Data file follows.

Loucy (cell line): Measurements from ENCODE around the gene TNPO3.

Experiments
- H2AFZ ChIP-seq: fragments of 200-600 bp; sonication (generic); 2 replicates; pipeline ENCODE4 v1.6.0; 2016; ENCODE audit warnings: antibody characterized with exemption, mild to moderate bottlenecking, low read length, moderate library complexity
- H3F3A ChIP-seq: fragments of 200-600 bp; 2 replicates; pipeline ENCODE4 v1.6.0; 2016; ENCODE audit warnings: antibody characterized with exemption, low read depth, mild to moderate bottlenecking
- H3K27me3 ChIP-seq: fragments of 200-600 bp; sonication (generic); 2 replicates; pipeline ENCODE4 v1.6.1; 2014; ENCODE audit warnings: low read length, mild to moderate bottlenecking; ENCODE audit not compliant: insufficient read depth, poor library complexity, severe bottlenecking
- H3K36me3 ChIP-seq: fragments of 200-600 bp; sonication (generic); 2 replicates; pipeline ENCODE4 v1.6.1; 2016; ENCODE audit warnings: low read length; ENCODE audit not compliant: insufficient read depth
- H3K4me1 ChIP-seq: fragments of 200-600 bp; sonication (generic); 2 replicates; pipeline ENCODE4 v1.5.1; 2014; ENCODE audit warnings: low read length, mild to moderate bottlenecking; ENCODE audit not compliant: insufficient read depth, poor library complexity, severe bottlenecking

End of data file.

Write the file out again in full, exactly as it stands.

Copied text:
Loucy (cell line): Measurements from ENCODE around the gene TNPO3.

Experiments
- H2AFZ ChIP-seq: fragments of 200-600 bp; sonication (generic); 2 replicates; pipeline ENCODE4 v1.6.0; 2016; ENCODE audit warnings: antibody characterized with exemption, mild to moderate bottlenecking, low read length, moderate library complexity
- H3F3A ChIP-seq: fragments of 200-600 bp; 2 replicates; pipeline ENCODE4 v1.6.0; 2016; ENCODE audit warnings: antibody characterized with exemption, low read depth, mild to moderate bottlenecking
- H3K27me3 ChIP-seq: fragments of 200-600 bp; sonication (generic); 2 replicates; pipeline ENCODE4 v1.6.1; 2014; ENCODE audit warnings: low read length, mild to moderate bottlenecking; ENCODE audit not compliant: insufficient read depth, poor library complexity, severe bottlenecking
- H3K36me3 ChIP-seq: fragments of 200-600 bp; sonication (generic); 2 replicates; pipeline ENCODE4 v1.6.1; 2016; ENCODE audit warnings: low read length; ENCODE audit not compliant: insufficient read depth
- H3K4me1 ChIP-seq: fragments of 200-600 bp; sonication (generic); 2 replicates; pipeline ENCODE4 v1.5.1; 2014; ENCODE audit warnings: low read length, mild to moderate bottlenecking; ENCODE audit not compliant: insufficient read depth, poor library complexity, severe bottlenecking